The new, more eco-friendly Lane Crawford packaging.

BEIJING — Lane Crawford made its name with its trendsetting fashion. Now the Hong Kong-headquartered company is intent on starting another trend, this time in environmental sustainability.

The heritage department store is the first luxury retailer in Asia to revamp its packaging to nontoxic, biodegradable paper, rolling out the eco-friendly solution in all of its Hong Kong stores earlier this month. Its network in mainland China is due to switch, too, by Feb. 10. Meanwhile, for online orders the company has replaced bubble wrap with recyclable and biodegradable kraft paper.

“When we talk about sustainability at Lane Crawford, we articulate our deeply held ethos that it’s our job to take responsibility for people and planet,” said Andrew Keith, president of Lane Crawford. “Our strategy acknowledges that we are in the business of selling beautiful products that people desire and need; but also means our customers can be assured of balanced consumption that does not needlessly degrade our precious environment.”

The new bags and packaging retain the signature bronze Lane Crawford color but now make use of FSC-certified paper, meaning they are sourced from responsibly managed forests. Its gift boxes also contain FSC-certified lining made of 80 percent recycled content. For inks and varnishes, the company has turned to water-based solutions in a bid to reduce the use of chemicals, while magnetic closures previously used within boxes have been replaced with 100 percent cotton weaved ribbon, allowing boxes to be widely recyclable. The switch will impact some 3 million paper bags and gift boxes that Lane Crawford uses on average each year. 

While luxury in some people’s eyes is linked to excess, Keith says the company sees it differently.

“We actually think the opposite of this: Luxury is associated with something that has been carefully made to last and be cherished — not to be thrown away immediately. It is about slowing down consumption, the very opposite of fast fashion,” he said.

“Our buying policies and evolving code of sustainable principles mean that we try and source products sustainably. While other modes of retail have opted to pursue a ‘high volume, high discount’ business model, as if there was no ecological emergency, we will not degrade our product. Perhaps uniquely for a retailer in today’s fast and furious marketplace, our message to our customers is to buy what you will love and cherish. ‘Buy less, buy better,'” he said.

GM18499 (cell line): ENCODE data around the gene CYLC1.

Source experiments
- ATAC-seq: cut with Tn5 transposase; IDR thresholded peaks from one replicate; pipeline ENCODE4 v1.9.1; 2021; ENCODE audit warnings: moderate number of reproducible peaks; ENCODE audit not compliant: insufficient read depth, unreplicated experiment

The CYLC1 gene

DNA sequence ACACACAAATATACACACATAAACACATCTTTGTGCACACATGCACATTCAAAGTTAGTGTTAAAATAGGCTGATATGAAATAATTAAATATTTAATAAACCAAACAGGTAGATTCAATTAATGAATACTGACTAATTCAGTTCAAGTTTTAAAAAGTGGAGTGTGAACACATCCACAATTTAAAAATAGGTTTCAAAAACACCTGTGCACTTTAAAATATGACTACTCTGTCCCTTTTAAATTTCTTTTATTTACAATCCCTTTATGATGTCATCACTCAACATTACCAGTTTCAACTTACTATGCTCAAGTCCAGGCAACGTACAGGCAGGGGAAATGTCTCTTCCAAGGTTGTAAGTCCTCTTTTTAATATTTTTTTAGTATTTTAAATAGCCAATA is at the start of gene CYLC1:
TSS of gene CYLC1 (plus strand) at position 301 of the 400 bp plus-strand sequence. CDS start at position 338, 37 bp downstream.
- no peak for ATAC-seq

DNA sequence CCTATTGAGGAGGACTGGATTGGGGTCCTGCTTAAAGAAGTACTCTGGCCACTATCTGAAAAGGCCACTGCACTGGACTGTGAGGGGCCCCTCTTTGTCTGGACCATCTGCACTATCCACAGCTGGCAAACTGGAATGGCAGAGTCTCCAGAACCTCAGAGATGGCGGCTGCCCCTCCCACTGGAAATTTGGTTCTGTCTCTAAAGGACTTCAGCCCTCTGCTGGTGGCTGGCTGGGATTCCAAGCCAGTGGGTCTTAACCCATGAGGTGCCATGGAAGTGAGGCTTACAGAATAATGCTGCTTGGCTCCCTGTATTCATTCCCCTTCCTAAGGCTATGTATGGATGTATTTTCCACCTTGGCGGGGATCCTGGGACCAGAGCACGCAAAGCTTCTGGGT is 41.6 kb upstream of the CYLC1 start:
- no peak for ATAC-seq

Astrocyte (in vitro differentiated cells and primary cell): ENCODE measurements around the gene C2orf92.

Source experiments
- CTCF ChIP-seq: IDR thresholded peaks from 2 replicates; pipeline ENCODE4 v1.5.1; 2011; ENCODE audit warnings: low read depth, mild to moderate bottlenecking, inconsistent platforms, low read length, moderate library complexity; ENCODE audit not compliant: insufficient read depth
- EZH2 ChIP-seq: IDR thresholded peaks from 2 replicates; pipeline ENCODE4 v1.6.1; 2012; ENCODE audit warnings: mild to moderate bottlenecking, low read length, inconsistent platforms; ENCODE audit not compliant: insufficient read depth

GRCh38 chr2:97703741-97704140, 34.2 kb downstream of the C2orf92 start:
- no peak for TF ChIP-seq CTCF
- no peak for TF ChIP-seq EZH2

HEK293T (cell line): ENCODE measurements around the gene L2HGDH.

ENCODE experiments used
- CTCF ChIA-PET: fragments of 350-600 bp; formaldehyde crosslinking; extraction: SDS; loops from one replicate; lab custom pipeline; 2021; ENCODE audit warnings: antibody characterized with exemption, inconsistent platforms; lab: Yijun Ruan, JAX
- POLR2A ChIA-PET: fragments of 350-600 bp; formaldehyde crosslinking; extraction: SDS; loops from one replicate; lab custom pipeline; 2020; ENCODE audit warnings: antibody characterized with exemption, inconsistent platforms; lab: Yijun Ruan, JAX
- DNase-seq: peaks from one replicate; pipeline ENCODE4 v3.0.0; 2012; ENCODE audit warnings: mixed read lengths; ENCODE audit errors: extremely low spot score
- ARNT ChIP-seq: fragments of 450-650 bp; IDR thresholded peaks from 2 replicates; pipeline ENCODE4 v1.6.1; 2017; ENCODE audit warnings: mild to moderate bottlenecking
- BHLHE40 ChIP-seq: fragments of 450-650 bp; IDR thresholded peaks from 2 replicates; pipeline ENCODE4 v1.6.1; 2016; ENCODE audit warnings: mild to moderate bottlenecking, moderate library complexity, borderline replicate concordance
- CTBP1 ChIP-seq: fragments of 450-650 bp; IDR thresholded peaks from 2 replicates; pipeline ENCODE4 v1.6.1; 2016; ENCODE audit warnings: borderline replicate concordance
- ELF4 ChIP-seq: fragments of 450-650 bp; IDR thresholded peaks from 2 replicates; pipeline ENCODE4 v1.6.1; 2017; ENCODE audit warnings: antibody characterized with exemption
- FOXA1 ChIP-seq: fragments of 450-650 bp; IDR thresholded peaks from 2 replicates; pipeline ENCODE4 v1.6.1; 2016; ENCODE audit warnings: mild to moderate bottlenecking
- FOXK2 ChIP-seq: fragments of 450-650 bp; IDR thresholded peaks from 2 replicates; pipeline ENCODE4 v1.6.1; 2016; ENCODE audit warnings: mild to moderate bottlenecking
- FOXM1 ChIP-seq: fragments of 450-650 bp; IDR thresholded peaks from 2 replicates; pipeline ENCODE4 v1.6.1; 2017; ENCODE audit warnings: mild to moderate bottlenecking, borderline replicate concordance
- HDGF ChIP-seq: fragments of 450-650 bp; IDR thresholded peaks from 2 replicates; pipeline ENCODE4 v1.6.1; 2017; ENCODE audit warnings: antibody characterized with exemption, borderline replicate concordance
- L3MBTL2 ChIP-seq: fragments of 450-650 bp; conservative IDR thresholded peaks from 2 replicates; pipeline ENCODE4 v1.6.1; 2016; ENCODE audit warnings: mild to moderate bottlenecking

The topic of environmental sustainability at large has begun working its way to the forefront for both consumers and companies in China. E-commerce giants Alibaba and JD.com this year unveiled key green campaigns and packaging initiatives, as online shopping explodes in the region.

According to a Bank of America Merrill Lynch report in August, Asia consumes 50 percent of global plastic packaging, which could quadruple by 2050. Due to a lack of infrastructure and mismanagement, Asia accounts for a disproportionately high amount — 82 percent — of plastic waste entering oceans.

Lane Crawford added that the packaging shift is just one of the ways the firm is looking into bringing sustainability into the core of the business. It has been working with sustainability consultancy Eco-Age to build a “program of change, which will see us view our business through a sustainable lens and is founded upon our three sustainability pillars: environment, wellness and community.”

Other earth-friendly initiatives include shipping certain goods by sea instead of air to reduce the carbon footprint, and introducing a new fleet of electric trucks in China, and soon in Hong Kong. Plastic hangers and shrouds are recycled across parent company the Lane Crawford Joyce Group, a shift that the company estimates saved one ton of materials going to landfill in just 60 days.

Related: Chinese E-Commerce Attempts to Turn Eco >> 

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